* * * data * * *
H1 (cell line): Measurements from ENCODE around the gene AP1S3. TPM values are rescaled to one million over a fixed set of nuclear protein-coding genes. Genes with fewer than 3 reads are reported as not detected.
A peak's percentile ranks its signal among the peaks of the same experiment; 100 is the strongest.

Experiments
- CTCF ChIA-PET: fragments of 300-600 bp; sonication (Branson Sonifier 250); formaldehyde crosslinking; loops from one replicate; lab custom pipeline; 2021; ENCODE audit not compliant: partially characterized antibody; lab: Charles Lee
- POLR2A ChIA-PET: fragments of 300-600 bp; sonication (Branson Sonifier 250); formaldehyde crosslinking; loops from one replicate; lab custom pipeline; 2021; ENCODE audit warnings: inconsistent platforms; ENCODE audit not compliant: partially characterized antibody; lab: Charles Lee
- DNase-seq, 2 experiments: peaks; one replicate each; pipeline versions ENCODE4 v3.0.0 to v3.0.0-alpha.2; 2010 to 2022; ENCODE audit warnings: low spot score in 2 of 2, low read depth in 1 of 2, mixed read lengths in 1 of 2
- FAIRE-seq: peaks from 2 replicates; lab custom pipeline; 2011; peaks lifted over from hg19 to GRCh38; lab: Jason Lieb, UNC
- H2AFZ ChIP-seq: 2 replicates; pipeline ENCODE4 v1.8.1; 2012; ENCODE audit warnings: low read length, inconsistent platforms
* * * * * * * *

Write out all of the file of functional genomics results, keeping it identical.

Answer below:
H1 (cell line): Measurements from ENCODE around the gene AP1S3. TPM values are rescaled to one million over a fixed set of nuclear protein-coding genes. Genes with fewer than 3 reads are reported as not detected.
A peak's percentile ranks its signal among the peaks of the same experiment; 100 is the strongest.

Experiments
- CTCF ChIA-PET: fragments of 300-600 bp; sonication (Branson Sonifier 250); formaldehyde crosslinking; loops from one replicate; lab custom pipeline; 2021; ENCODE audit not compliant: partially characterized antibody; lab: Charles Lee
- POLR2A ChIA-PET: fragments of 300-600 bp; sonication (Branson Sonifier 250); formaldehyde crosslinking; loops from one replicate; lab custom pipeline; 2021; ENCODE audit warnings: inconsistent platforms; ENCODE audit not compliant: partially characterized antibody; lab: Charles Lee
- DNase-seq, 2 experiments: peaks; one replicate each; pipeline versions ENCODE4 v3.0.0 to v3.0.0-alpha.2; 2010 to 2022; ENCODE audit warnings: low spot score in 2 of 2, low read depth in 1 of 2, mixed read lengths in 1 of 2
- FAIRE-seq: peaks from 2 replicates; lab custom pipeline; 2011; peaks lifted over from hg19 to GRCh38; lab: Jason Lieb, UNC
- H2AFZ ChIP-seq: 2 replicates; pipeline ENCODE4 v1.8.1; 2012; ENCODE audit warnings: low read length, inconsistent platforms